Problems & Puzzles: Puzzles

Puzzle 215. The Ulam Numbers

For sure you know already what the Ulam numbers are. If not, please read the following articles: 1, 2.

Let's ask here only for the Ulam sequence of numbers starting with 1 & 2.

1,2,3,4,6,8,11,13,16,18,26,28,36,38,47,48,53,57,62,69,72,77,82,87,97,99,102,106,
114,126,131,138,145,148,155,175,177,180,182,189,197,206,209,219,221,236,238,
241,243,253,258,260,273,282,309,316,319,324,339, ...

It has been reported by P. Muller (1966) - who calculated the first 20000 terms, that "more than 60% of these terms differed from another by exactly 2" (UPiNT, R. K. Guy, C4, P. 109)

In a more reduced list of these terms, produced by my own, I have observed that - despite the evidence reported by Muller, the only three consecutive even numbers are 4, 6 & 8.

Questions:

1) Can you find another triplet of consecutive even numbers or to show that they can not exist?

2) Can you produce and share a txt file the first 10^n terms of this sequence, for n as large as you can? (Maybe some readers will find interesting this file in order to study the so many interesting numeric mysteries of this apparently simple sequence)

Solution:

The the asked triplets are impossible was proved by Jon Perry, Luke Pebody, Jud McCranie, Jon Wharf, J. K. Andersen & John Bowker.

Jud McCranie has sent his collection of Ulam numbers as a file which size is 7 MB and can be sent to you on request.

The proof is as simple as this:

"Suppose n,n+2 are in the sequence. Then n+4=(n+2)+2=n+4 cannot be in the sequence" (J. Perry)

***

Some interesting additional observations came for Jon Wharf:

Checking the first 50000 Ulam gaps (Sloanes A072832), I observe the following:

The most popular gaps, each over 1 percent of the total, are:

Gap size     Percent
2              36.896
3              13.678
5              1.236
8              1.204
12             5.034
15             3.448
17             8.326
20             7.66
22             3.916
25             5.342
34             1.224
39             2.212
42             3.26

This is part of a strong pattern of preferred (and spurned) gap sizes. These values are surprising consistent from one batch of 10000 to the next.

The largest gap is 315, occurring once after U18857.
Next largest is 262, occurring once after U4952.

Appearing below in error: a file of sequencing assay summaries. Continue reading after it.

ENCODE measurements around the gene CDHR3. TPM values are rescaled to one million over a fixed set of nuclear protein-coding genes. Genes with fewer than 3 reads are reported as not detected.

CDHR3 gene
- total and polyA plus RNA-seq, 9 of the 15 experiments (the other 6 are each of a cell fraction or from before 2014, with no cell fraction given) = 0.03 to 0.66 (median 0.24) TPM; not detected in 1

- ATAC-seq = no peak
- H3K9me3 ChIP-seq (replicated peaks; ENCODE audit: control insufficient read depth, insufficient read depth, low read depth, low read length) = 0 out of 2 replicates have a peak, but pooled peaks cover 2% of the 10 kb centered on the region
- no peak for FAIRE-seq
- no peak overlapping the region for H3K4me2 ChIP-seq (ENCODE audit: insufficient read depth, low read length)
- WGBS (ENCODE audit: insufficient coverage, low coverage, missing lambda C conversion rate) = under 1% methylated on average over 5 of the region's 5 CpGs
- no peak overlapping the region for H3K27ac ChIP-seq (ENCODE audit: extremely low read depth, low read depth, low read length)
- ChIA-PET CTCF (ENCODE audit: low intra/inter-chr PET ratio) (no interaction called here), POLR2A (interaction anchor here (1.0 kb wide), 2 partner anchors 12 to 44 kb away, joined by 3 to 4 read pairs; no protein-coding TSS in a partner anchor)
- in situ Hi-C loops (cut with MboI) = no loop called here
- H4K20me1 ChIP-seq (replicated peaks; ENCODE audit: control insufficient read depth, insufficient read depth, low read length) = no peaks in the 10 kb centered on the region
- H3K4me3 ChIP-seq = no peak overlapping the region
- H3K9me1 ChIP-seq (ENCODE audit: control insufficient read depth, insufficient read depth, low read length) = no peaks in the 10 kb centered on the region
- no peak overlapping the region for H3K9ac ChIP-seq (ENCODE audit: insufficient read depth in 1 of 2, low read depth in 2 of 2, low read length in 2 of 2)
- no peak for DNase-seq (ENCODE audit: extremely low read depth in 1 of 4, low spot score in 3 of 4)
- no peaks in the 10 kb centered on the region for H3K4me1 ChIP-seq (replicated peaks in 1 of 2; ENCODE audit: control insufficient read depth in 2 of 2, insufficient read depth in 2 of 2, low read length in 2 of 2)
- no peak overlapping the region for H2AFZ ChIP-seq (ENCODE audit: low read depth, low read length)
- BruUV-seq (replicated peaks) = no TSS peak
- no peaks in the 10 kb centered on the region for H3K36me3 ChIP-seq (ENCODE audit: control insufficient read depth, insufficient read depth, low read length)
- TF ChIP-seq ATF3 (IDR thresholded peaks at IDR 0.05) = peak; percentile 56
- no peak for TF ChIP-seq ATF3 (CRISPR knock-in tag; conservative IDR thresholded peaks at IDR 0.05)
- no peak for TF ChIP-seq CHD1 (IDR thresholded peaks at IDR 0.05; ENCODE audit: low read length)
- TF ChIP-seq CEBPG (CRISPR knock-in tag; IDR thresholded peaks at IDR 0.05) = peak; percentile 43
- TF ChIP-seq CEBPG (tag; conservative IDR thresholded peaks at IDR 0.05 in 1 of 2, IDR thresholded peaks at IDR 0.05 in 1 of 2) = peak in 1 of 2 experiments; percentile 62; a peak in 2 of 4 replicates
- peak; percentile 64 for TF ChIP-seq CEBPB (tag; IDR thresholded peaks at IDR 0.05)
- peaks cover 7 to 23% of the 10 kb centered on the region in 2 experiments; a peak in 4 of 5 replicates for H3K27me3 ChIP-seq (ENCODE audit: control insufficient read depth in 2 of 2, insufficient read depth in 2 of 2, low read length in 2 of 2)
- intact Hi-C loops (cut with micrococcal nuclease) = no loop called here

Next largest is 218, occurring six times.
Gaps of size 1 occur only four times - the last after U15 (=47)
Gaps of size 4 occur only twice - the last after U28 (=106)
There are no gaps size 6. Why on earth not?

Easily the most popular multiple-consecutive gap is 22, then 17 and 39. Starting at U43634 (=589633), the next 6 gaps are all of 22. There could perhaps be much larger runs of 22-gaps; the smallest multiple of 22 which is Ulam is 2090 = U223.

The only consecutive gaps of 5 are at U21-U24: 72, 77, 82, 87. After this gaps of 5 appear singly.
The only consecutive gaps of 7 are at U31-U33: 131, 138, 145. After this the only repeating gaps are of 17, 22 or 39.

23 is the first number excluded from the sequence because it is not the sum of 2 members of the sequence. Perhaps these Ulam-unreachable are a study in themselves? The UnUlam sequence starts:
23, 25, 33, 35, 43, 45, 67, 92, 94, 96, 111, 121, 136, 143, 160, 165, 170, 172, 187, 194, 204, 226, 231, 248, 265
(and I see from Sloane's A033629 that Jud McCranie has been here too...)
There are far more UnUlams than Ulams. By U500 you have passed UnU961. Ulams tend to get sparser; UnUlams denser

...

The next few "gaps that never occur", after 6, are 11, 14, 16, 18, 21, 23, 26, 28, 31, 33, 35 and 36 (I just wanted to include that consecutive pair). Additionally there are only 3 gaps size 9, last after U53 = 273 and only 1 size 13 after U52 = 260.

Gaps of 32 provide an opposite case; they are rare, the first being after U2841, but seem to keep appearing intermittently: after U19979, U25434, U31190, U37827

***

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